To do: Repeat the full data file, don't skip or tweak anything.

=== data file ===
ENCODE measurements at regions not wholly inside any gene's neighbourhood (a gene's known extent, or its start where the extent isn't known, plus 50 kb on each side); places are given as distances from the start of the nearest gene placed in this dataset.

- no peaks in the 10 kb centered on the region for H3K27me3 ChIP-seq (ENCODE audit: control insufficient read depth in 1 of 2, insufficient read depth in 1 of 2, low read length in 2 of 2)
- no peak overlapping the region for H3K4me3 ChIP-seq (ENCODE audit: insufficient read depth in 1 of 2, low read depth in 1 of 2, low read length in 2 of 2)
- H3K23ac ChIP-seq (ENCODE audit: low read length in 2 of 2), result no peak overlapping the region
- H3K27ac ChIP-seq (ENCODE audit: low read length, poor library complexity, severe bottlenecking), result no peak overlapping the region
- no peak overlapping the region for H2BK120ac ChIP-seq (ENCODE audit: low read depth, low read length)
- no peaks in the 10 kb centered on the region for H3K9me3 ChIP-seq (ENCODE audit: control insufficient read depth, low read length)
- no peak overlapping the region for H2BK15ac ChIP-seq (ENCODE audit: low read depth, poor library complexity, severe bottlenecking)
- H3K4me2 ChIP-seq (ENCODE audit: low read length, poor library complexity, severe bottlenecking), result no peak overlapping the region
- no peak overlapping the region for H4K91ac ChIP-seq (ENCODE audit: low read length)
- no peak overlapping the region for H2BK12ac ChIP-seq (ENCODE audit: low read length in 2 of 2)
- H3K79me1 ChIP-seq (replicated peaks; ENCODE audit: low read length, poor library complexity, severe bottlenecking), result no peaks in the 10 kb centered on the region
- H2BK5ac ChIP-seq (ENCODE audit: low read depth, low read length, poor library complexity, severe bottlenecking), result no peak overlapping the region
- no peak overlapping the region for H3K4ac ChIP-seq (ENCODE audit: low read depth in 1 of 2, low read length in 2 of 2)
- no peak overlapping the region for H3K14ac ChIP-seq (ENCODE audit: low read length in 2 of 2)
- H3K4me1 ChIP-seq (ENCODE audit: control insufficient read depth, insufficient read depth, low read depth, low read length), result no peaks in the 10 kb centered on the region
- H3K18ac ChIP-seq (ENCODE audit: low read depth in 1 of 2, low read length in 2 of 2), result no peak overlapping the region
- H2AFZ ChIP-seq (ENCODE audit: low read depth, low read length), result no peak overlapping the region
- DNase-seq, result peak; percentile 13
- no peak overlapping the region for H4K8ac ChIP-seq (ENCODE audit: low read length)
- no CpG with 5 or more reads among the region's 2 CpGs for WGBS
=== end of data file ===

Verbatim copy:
ENCODE measurements at regions not wholly inside any gene's neighbourhood (a gene's known extent, or its start where the extent isn't known, plus 50 kb on each side); places are given as distances from the start of the nearest gene placed in this dataset.

- no peaks in the 10 kb centered on the region for H3K27me3 ChIP-seq (ENCODE audit: control insufficient read depth in 1 of 2, insufficient read depth in 1 of 2, low read length in 2 of 2)
- no peak overlapping the region for H3K4me3 ChIP-seq (ENCODE audit: insufficient read depth in 1 of 2, low read depth in 1 of 2, low read length in 2 of 2)
- H3K23ac ChIP-seq (ENCODE audit: low read length in 2 of 2), result no peak overlapping the region
- H3K27ac ChIP-seq (ENCODE audit: low read length, poor library complexity, severe bottlenecking), result no peak overlapping the region
- no peak overlapping the region for H2BK120ac ChIP-seq (ENCODE audit: low read depth, low read length)
- no peaks in the 10 kb centered on the region for H3K9me3 ChIP-seq (ENCODE audit: control insufficient read depth, low read length)
- no peak overlapping the region for H2BK15ac ChIP-seq (ENCODE audit: low read depth, poor library complexity, severe bottlenecking)
- H3K4me2 ChIP-seq (ENCODE audit: low read length, poor library complexity, severe bottlenecking), result no peak overlapping the region
- no peak overlapping the region for H4K91ac ChIP-seq (ENCODE audit: low read length)
- no peak overlapping the region for H2BK12ac ChIP-seq (ENCODE audit: low read length in 2 of 2)
- H3K79me1 ChIP-seq (replicated peaks; ENCODE audit: low read length, poor library complexity, severe bottlenecking), result no peaks in the 10 kb centered on the region
- H2BK5ac ChIP-seq (ENCODE audit: low read depth, low read length, poor library complexity, severe bottlenecking), result no peak overlapping the region
- no peak overlapping the region for H3K4ac ChIP-seq (ENCODE audit: low read depth in 1 of 2, low read length in 2 of 2)
- no peak overlapping the region for H3K14ac ChIP-seq (ENCODE audit: low read length in 2 of 2)
- H3K4me1 ChIP-seq (ENCODE audit: control insufficient read depth, insufficient read depth, low read depth, low read length), result no peaks in the 10 kb centered on the region
- H3K18ac ChIP-seq (ENCODE audit: low read depth in 1 of 2, low read length in 2 of 2), result no peak overlapping the region
- H2AFZ ChIP-seq (ENCODE audit: low read depth, low read length), result no peak overlapping the region
- DNase-seq, result peak; percentile 13
- no peak overlapping the region for H4K8ac ChIP-seq (ENCODE audit: low read length)
- no CpG with 5 or more reads among the region's 2 CpGs for WGBS